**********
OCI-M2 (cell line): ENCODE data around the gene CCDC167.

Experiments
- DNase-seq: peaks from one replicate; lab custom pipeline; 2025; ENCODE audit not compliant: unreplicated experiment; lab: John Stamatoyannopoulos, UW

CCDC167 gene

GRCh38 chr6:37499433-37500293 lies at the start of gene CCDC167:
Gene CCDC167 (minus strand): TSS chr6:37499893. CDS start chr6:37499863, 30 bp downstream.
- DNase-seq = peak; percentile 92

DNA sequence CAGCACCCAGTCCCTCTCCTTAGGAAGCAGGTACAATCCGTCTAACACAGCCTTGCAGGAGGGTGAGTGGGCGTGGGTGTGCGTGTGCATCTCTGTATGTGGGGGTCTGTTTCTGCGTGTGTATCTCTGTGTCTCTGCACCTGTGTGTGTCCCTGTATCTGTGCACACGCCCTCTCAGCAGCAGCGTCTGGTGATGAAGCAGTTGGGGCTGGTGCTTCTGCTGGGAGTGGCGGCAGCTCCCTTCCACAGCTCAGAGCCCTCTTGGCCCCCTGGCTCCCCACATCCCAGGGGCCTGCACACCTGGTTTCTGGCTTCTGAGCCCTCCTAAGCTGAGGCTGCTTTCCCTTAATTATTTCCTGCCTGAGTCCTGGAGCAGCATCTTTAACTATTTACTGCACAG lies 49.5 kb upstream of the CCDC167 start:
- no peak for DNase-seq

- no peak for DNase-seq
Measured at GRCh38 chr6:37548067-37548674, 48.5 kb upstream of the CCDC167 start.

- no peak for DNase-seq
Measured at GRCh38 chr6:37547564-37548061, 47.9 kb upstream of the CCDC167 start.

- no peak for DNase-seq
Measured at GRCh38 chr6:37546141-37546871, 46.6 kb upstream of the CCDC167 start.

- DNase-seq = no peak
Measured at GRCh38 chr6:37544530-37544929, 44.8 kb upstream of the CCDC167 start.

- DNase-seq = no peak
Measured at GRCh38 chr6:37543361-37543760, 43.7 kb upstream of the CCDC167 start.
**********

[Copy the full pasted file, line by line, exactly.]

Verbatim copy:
OCI-M2 (cell line): ENCODE data around the gene CCDC167.

Experiments
- DNase-seq: peaks from one replicate; lab custom pipeline; 2025; ENCODE audit not compliant: unreplicated experiment; lab: John Stamatoyannopoulos, UW

CCDC167 gene

GRCh38 chr6:37499433-37500293 lies at the start of gene CCDC167:
Gene CCDC167 (minus strand): TSS chr6:37499893. CDS start chr6:37499863, 30 bp downstream.
- DNase-seq = peak; percentile 92

DNA sequence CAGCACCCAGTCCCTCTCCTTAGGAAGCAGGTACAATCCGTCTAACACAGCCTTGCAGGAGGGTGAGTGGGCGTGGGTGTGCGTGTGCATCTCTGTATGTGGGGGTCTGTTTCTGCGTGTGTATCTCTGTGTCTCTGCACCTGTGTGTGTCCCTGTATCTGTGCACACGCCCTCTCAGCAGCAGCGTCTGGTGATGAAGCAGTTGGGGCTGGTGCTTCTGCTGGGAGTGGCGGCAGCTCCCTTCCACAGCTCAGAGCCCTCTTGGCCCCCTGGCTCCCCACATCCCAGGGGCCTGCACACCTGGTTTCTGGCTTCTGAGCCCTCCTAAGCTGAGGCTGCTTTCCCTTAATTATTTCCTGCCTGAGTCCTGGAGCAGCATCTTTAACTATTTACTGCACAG lies 49.5 kb upstream of the CCDC167 start:
- no peak for DNase-seq

- no peak for DNase-seq
Measured at GRCh38 chr6:37548067-37548674, 48.5 kb upstream of the CCDC167 start.

- no peak for DNase-seq
Measured at GRCh38 chr6:37547564-37548061, 47.9 kb upstream of the CCDC167 start.

- no peak for DNase-seq
Measured at GRCh38 chr6:37546141-37546871, 46.6 kb upstream of the CCDC167 start.

- DNase-seq = no peak
Measured at GRCh38 chr6:37544530-37544929, 44.8 kb upstream of the CCDC167 start.

- DNase-seq = no peak
Measured at GRCh38 chr6:37543361-37543760, 43.7 kb upstream of the CCDC167 start.